News: Non Tariff Measures
Ken Ash, Independent Consultant, IIT Visiting Fellow, and former OECD Director of Trade and Agriculture.
The COVID-19 pandemic emerged in a world characterized by high trade tensions and considerable inertia across the multilateral trading system. A number of countries were moving towards plurilateral, regional and bilateral trade arrangements, and some governments were already beginning to explore ways in which they might more actively shape domestic economic activity.
By Mike Humphrey Senior Trade Advisor at the Institute for International Trade at the University of Adelaide. As is the case with most governments world-wide, the Australian government’s concern regarding the recovery from the economic impacts of the COVID-19 crisis has been how to reboot the domestic economy and international trade as rapidly as possible.
By Visiting Fellow Milton Churche. Milton Churche left the Australian Department of Foreign Affairs and Trade in 2018 after working on trade policy since 1987. The Trump administration has called into question the value of trade agreements, including of the World Trade Organization (WTO), abused the concept of national security to justify openly trade protectionist actions, invoked “trade wars” as legitimate policy tools to advance national objectives, and moved in the direction of managed trade. Would a Biden presidency bring a decisive change in direction on US trade policy?
Ken Ash is an Independent Consultant, IIT Visiting Fellow, and former OECD Director of Trade and Agriculture. Governments generally support the smooth functioning of their domestic economies, through maintaining systems of good governance and the rule of law and ensuring a coherent macroeconomic and structural policy environment. Extraordinary support is sometimes also warranted, as is the case today to mitigate the economic impact of COVID-19. Few would dispute that these are essential roles for governments.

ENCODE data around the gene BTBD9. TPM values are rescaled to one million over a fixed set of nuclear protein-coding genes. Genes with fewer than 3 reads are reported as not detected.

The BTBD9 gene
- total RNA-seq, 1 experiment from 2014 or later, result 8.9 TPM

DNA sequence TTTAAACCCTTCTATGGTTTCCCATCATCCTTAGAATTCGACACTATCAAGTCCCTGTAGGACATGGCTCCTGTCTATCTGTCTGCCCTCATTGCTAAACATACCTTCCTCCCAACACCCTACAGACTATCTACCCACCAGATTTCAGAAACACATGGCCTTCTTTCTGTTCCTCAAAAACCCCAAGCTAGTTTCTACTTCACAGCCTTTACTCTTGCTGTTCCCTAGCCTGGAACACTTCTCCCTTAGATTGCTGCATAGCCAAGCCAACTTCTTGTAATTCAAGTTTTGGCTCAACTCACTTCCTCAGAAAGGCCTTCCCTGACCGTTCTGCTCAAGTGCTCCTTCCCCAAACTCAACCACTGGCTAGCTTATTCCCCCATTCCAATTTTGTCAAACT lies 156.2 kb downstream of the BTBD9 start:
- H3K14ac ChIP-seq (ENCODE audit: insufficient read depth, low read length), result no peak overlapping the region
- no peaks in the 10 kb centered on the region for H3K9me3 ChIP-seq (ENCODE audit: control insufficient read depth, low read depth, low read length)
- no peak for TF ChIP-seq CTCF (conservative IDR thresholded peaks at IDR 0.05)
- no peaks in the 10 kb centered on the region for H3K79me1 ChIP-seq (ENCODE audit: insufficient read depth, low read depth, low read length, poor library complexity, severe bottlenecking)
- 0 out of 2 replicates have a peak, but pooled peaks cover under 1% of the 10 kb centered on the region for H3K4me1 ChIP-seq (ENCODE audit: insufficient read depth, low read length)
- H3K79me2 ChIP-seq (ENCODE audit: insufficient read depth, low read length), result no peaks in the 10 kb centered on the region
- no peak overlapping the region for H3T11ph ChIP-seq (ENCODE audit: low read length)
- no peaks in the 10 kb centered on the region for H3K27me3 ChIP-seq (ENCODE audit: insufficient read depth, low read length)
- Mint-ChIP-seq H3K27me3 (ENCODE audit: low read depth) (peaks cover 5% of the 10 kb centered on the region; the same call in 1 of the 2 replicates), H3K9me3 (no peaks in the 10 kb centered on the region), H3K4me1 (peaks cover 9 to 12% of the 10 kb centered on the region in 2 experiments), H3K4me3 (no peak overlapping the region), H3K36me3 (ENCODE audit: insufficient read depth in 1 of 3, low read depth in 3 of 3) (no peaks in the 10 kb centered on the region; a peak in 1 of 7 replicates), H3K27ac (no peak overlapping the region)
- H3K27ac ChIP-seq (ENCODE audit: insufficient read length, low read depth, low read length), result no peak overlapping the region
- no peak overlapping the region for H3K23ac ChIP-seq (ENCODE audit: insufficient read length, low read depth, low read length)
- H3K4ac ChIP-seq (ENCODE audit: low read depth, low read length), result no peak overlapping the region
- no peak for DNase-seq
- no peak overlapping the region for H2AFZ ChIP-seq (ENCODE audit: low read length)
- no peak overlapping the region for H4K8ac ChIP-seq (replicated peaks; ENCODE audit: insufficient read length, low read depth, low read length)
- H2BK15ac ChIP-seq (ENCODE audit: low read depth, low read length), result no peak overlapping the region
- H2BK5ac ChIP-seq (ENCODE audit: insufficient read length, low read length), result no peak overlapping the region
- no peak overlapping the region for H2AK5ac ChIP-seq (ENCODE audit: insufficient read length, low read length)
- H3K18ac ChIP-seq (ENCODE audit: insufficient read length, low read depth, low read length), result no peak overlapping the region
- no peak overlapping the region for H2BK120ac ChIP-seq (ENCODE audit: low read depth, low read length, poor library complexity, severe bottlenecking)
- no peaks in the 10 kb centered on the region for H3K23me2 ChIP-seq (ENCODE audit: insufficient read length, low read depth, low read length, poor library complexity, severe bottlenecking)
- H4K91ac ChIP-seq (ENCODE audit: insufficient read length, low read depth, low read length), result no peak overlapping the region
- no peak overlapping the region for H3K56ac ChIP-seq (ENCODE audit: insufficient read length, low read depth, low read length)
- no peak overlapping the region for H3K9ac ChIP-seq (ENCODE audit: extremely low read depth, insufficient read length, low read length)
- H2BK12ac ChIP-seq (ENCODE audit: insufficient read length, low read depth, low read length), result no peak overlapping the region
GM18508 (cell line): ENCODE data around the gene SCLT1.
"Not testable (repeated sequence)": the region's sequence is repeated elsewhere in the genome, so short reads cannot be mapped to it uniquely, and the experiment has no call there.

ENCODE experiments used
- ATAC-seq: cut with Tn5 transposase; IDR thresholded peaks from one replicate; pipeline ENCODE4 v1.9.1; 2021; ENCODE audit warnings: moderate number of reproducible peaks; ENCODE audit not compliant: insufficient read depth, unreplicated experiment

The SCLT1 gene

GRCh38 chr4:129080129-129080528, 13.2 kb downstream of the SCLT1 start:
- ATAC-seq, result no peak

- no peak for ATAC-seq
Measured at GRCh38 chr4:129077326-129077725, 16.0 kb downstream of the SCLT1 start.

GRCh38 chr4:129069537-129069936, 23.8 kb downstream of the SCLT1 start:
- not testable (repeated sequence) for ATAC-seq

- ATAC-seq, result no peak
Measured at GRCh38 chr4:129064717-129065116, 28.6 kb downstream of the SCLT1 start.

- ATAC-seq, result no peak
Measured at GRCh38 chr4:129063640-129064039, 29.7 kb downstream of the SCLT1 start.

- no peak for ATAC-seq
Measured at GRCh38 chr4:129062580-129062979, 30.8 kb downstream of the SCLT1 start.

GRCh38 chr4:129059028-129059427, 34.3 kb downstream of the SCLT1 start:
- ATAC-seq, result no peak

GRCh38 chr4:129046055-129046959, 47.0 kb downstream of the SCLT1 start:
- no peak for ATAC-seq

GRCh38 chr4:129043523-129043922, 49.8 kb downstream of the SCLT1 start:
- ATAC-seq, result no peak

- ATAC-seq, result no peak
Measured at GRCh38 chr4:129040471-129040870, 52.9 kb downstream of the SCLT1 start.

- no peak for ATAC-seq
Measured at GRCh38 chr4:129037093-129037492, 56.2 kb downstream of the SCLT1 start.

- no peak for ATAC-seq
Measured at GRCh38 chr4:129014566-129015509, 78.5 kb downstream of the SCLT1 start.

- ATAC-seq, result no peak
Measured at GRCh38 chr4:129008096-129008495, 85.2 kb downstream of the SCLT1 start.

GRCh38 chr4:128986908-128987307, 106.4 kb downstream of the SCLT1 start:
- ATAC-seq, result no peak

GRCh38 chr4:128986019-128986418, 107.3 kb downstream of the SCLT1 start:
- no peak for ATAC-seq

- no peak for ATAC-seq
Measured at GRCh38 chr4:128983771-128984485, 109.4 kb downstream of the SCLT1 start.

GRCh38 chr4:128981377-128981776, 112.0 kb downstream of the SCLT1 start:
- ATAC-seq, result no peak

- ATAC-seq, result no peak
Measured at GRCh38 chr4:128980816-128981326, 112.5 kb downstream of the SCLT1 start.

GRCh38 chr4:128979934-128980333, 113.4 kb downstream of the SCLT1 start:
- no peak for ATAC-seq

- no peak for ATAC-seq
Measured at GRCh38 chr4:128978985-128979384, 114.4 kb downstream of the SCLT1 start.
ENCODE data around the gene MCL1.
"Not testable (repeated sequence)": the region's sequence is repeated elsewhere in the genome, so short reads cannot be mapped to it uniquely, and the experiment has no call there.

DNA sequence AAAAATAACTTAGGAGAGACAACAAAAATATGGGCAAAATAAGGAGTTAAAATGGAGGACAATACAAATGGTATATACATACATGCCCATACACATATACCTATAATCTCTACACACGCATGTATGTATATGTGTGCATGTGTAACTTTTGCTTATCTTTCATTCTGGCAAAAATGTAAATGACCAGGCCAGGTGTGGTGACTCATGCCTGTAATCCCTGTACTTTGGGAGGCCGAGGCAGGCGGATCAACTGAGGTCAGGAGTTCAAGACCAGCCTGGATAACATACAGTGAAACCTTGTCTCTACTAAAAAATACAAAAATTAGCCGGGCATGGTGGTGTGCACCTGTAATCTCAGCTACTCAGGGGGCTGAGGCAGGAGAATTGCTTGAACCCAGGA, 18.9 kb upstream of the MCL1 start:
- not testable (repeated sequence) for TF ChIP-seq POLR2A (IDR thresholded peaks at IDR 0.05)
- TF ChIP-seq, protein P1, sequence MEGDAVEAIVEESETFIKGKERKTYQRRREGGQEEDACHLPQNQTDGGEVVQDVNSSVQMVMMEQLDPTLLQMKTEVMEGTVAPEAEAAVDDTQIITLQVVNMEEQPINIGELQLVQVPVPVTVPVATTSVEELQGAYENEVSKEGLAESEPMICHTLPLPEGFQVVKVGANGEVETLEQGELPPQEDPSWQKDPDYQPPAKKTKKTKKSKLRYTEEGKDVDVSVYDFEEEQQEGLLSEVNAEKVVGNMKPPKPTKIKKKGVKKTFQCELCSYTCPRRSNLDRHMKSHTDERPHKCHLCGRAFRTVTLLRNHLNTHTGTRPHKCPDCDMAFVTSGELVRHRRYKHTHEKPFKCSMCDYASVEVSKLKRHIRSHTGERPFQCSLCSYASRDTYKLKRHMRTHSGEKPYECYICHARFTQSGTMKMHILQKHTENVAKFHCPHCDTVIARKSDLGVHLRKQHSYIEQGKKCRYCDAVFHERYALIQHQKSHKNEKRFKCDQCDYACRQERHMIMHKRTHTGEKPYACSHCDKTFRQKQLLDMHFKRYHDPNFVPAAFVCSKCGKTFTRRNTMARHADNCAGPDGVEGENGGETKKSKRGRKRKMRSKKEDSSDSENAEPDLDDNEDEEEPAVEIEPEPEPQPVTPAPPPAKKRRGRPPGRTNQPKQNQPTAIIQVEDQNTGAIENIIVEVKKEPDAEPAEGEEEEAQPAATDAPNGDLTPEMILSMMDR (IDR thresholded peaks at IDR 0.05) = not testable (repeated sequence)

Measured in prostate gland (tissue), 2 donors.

By Jaiwei Fu, IIT Visiting Researcher
On February 10, 2020, the U.S. Trade Representative published an updated version of the "List of Developing and Least Developed Countries under U.S. Countervailing Duty Law" (CVD) in the Federal Register. Twenty countries, including India, Indonesia, South Africa, and Thailand, had their status as developing countries removed.
Non-Tariff Measures and Behind-the-Border Domestic Regulation Impacting Trade in Research and Innovation Services
Simon Lacey - Senior Lecturer in International Trade, The University of Adelaide
This topic is very interesting and slightly unusual, not least because non-tariff barriers are trade barriers that only affect trade in goods, since by definition a tariff can arguably only be levied on a physical good as it crosses a border.
Weinian Hu - Research Fellow at Centre for European Policy Studies, Belgium.
Industrial subsidisation is an area identified for WTO rule-strengthening by the European Union (EU) and the Trilateral Trade Ministerial Cooperation (hereafter Trilateral Cooperation). The aim is to curb certain trade practices spearheaded by China’s state-owned enterprises (SOEs), which allegedly engender over-capacity, distort markets and undermine the effectiveness of the WTO Agreement on Subsidies and Countervailing Measures (ASCM). The obligations of transparency and notification prescribed by the ASCM require strengthening, too.
Dr Paula Zito, PhD, The University of Adelaide
This week in Brussels, Australia and the European Union (EU) embark on the fourth round of negotiations relating to the Australia-European Union Free Trade Agreement (AUSEUFTA). The preceding three rounds of negotiations have highlighted the importance of food Geographical Indication (GI) protection in trade relationships and negotiations and food GI protection has become a topical issue of the negotiations between Australia and the EU.
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